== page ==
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Stayman Winesap AppleMalus domestica ‘Stayman Winesap’

A lovely combination of tart and sweet, the Stayman winesap apple has been popular since the days of the pioneers. They are not only tasty but also long-lived after being harvested, lasting 6 months or more in the refrigerator. The rich, wine-like flavor works well for applesauce, pies, and cider, and they are delicious eaten fresh.

When planting these trees, be sure to include other apple varieties such as red or yellow delicious, Jonathan, or early harvest to ensure pollination.

Hardiness Zones

The stayman winesap apple can be expected to grow in Hardiness Zones 5–8. View Map

Tree Type

This is a fruit tree, grown primarily for the edible fruit it produces.

Mature Size

The standard Stayman winesap apple tree grows to a height of 20–25' and a spread of around 25' at maturity. The semi-dwarf variety grows to a height of 12–15' with a spread of 12–15'. The dwarf variety grows to a height of about 10' with a spread of about 10'.

Growth Speed Slow Growth Rate

This tree grows at a slow rate, with height increases of less than 12" per year.

Sun Preference

Full sun is the ideal condition for this tree, meaning it should get at least six hours of direct, unfiltered sunlight each day.

Soil Preference

The Stayman winesap apple grows well in acidic, loamy, moist, rich, sandy, silty loam and well-drained soil. It is not drought-tolerant.


This tree:
  • Produces a medium- to large-sized apple that is crisp and juicy with a flavor that blends sweet and tart--giving it a wine-like taste. The apples are great for fresh eating, applesauce, pies and cider.
  • Yields ripe fruit typically from mid- to late October. The fruit will keep for 6 months or more if refrigerated.
  • Blooms midseason, with pink flowers (rather than the traditional white or pinkish-white apple blossoms).
  • Bears a good crop consistently if not subjected to late frosts or freezing conditions.
  • Is available in standard, semi-dwarf and dwarf sizes. Our Stayman winesap seedlings are budded onto whole rootstock; our semi-dwarf seedlings are grafted onto Malling-Merton III; and our dwarf seedlings are grafted onto Malling 7A, Malling 26.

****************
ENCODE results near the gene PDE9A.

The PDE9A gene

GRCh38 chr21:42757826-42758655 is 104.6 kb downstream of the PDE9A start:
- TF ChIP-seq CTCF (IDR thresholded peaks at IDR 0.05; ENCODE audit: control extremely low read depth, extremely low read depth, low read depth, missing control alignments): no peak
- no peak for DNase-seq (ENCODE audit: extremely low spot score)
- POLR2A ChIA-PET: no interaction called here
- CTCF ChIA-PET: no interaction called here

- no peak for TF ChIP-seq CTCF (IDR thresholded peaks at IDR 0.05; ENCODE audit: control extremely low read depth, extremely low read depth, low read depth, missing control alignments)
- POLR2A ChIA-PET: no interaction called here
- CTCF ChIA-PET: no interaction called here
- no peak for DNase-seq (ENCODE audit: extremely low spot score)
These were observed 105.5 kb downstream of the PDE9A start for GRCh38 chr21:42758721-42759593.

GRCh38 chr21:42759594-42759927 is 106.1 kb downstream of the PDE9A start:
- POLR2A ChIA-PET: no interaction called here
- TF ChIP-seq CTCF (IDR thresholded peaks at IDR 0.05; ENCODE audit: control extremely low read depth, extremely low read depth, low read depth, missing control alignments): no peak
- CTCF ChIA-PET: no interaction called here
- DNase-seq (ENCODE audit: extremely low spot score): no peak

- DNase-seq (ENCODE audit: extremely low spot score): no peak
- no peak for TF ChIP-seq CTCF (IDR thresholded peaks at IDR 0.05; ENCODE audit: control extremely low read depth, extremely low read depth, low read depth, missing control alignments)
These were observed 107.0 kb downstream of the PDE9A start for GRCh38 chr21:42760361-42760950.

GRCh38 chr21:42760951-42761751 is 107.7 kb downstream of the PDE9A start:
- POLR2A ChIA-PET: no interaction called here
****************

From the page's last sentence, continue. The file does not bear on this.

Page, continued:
• Requires regular watering.
  • Has a chill hours (CU) requirement of 600–800. (Chill hours are the average hours of air temperature between 32° and 45° F in a typical winter season.)
  • Can be pollinated with red or yellow delicious, Jonathan, early harvest or a variety from a different apple family.
  • Grows upright in an oval or round shape but can be pruned to a more spreading, horizontal shape.
  • Cannot be used to pollinate other apple trees, as it is a triploid.
  • Bears fruit in 6–10 years if standard, 4–6 years if semi-dwarf and 3–4 years if dwarf.
  • Needs a compatible cultivar--growing within 100' of the tree for standard, 50' for semi-dwarf and 20' for dwarf varieties-- to ensure pollination.

Wildlife Value

Apples are eaten by a variety of birds and mammals. The leaves and branches are browsed. The trees can be destroyed by rodents and rabbits girdling the stem or trunk. It produces nectar and/or pollen, thus providing nutrition for bees in early to late spring.


During the 1800s, winesap apples were beloved because of their long shelf life. This fruit kept long into the winter, providing something delicious and healthful to eat during the snowy months.

In 1886, Dr. J. Stayman of Leavenworth, Kansas, noticed a seedling of a winesap apple that was apparently slightly different than the rest. It eventually produced apples that he deemed superior to other winesaps. The apple growing community agreed, and the cultivar was given his name.